Superfamily Samooidea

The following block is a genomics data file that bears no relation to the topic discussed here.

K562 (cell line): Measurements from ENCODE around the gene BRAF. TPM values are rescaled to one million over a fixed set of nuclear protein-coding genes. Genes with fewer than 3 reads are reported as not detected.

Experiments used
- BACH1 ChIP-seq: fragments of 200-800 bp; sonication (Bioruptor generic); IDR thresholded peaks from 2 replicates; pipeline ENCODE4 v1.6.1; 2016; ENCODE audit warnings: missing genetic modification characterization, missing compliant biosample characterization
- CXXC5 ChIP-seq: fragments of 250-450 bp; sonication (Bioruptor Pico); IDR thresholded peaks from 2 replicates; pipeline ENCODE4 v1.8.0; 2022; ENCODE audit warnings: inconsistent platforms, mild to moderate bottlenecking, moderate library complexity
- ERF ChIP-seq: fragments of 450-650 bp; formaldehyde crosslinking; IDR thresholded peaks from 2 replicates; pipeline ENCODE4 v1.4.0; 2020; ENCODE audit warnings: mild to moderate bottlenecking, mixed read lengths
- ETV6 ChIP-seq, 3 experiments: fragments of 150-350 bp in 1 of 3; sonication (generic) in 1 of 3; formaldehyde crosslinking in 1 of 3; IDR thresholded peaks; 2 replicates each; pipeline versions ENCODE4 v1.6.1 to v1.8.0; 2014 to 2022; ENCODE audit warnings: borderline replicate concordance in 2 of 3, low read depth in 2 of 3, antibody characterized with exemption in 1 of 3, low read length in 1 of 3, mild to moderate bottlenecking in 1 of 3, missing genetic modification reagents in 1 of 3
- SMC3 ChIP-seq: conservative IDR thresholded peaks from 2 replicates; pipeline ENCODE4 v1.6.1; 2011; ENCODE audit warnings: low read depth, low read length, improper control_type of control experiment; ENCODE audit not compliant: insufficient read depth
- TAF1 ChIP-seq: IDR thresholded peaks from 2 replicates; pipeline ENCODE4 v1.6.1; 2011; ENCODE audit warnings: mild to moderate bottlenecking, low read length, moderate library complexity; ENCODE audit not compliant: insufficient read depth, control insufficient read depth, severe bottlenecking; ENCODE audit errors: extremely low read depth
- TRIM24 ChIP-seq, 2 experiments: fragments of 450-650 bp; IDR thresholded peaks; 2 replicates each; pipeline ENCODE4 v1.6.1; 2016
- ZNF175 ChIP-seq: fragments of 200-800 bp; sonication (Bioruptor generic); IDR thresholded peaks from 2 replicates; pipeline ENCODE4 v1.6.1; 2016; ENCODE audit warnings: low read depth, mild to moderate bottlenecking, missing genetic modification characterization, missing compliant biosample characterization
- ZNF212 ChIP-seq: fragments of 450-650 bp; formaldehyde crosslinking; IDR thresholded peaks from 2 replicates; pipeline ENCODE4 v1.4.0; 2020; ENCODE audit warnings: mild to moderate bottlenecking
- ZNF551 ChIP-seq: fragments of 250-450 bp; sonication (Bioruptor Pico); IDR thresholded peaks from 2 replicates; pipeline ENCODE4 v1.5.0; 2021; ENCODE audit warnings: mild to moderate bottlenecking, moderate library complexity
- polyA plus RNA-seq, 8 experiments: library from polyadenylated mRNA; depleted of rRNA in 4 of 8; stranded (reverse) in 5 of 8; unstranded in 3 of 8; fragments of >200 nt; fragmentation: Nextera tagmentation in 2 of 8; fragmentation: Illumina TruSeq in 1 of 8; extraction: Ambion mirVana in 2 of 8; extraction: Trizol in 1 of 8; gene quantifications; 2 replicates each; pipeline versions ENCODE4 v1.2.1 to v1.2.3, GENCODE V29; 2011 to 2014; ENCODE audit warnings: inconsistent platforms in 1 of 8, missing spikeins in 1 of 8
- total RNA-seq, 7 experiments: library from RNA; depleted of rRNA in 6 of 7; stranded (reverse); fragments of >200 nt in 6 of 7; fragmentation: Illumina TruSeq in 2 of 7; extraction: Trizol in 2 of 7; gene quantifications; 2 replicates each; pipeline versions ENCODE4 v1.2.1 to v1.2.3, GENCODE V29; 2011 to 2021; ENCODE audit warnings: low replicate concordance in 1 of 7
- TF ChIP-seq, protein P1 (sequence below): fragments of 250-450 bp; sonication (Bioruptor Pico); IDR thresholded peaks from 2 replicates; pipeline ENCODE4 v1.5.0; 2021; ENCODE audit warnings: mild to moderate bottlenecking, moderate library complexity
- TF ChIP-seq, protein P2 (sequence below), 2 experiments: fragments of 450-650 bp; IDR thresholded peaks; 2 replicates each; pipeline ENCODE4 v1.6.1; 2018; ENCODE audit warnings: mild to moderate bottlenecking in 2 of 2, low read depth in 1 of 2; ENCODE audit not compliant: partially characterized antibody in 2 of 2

Biantidae. Karsch (1880) described the genus Hinzuanius from the Comoros Islands in the family Gonyleptoidae. Pavesi (1884) described a second species from Ethiopia. Simon (1885) described the new genus Biantes in the Phalangodidae, but compared it to Hinzuanius and Stygnus, both then in Gonyleptidae. Biantes originally included one species from India, and another from Madagascar. Thorell (1889), in a work on Burmese harvestmen, created the family Biantoidae to include only Biantes (known previously from India, Madagascar and from then on also Burma) and Hinzuanius (this one treated only briefly because it was outside the area of study, being an African genus). Soon afterwards, he (Thorell 1891b, Thorell 1891a) repeated the composition of Biantoidea restricted to Biantes alone. Sørensen (1896) confirmed the presence of the family in continental Africa,adding the new genus Lacurbs (from Cameroon), and including most of his EpedanoidaeSørensen 1886 (specifically, the Australasian Ibalonius and Mesoceras, plus the African Hinzuanius). Loman (1898) expanded the known distribution of Biantes in the Afrotropics, describing two new species from South Africa. Loman (1901) made a summary of the distribution of the family, mentioning the disjunctive areas in Africa (Cameroon, Abyssinia, many places in southern and eastern Africa and Madagascar) and SE Asia from Sri Lanka to Sumatra. Loman (1902) placed Ibalonius and Mesoceras elsewhere, created the new genus Acudorsum from the Seychelles and synonymized Biantes with Hinzuanius, thus recognizing only three genera Acudorsum, Hinzuanius and Lacurbs as Biantidae. Pocock (1902) followed the generic composition by Loman, but mistakenly thought that the family should take its name from the oldest genus, thus replacing Biantidae with Hinzuanidae. Roewer (1912) downgraded Biantidae to a subfamily of Phalangodidae, correctly using Biantinae instead of Hinzuaninae for the subfamily name. He revalidated Biantes from the synonymy of Hinzuanius and created the new genus Heterolacurbs from “Togo” as well as a few species in the other genera. From then on, during decades the Biantinae were gradually expanded with descriptions of new genera and species (e.g, Roewer 1923; Lawrence 1965; Martens 1978) without changes in the concept of the subfamily. Henriksen (1932) basically kept Roewer’s arrangement, only raising subfamilies and families one rank, so his Phalangodoidea included a family Biantidae, which was equivalent to Biantinae and not meant as a rupture with Roewer’s system. For many years the Biantidae were the same as today’s Biantinae, until Mello-Leitão (1938) included in Biantidae three of Roewer’s (Roewer 1923) subfamilies of Phalangodidae — the Biantinae, Stygnommatinae and Dibuninae. This proposal went universally ignored in the 1940s-60s, and those continued to be treated as subfamilies of Phalangodidae (e.g, Roewer 1949 for Stygnommatinae; Kauri 1961 for Biantinae). Lawrence (1959) created the new subfamily Lacurbsinae without detailed explanations (i.e. did not treat it in his paper, because it was only concerned with fauna of Madagascar). This subfamily went largely ignored until being resurrected by Kury (2003). Šilhavý (1973) was the first to observe Mello-Leitão’s proposal, recognizing for the first time in 60 years the Biantidae as a separated family, including the Biantinae, Stygnommatinae and Dibuninae (as in Mello-Leitão 1938) plus the new Caribbiantinae Šilhavý 1973for Caribbean species. Martens (1978) significantly treated the Biantidae as a separate family, solidifying the standard from then on. Also, following Šilhavý (1973), Suzuki (1977) and Kauri (1985) accepted Dibuninae as a biantid. Kury (2003) was the first (reaffirmed in Kury 2007) to assign Dibuninae to the Epedanidae, removing them from the Biantidae. Kauri (1985) added the monotypic subfamily Zairebiantinae from Central Africa. Pinto-da-Rocha (1995) discovered the Caribbiantinae also had representatives in South America, having been previously described by Roewer as Stenostygninae, hitherto regarded as a subfamily of Stygnidae (or Gonyleptidae), which had priority over Šilhavý’s family group name.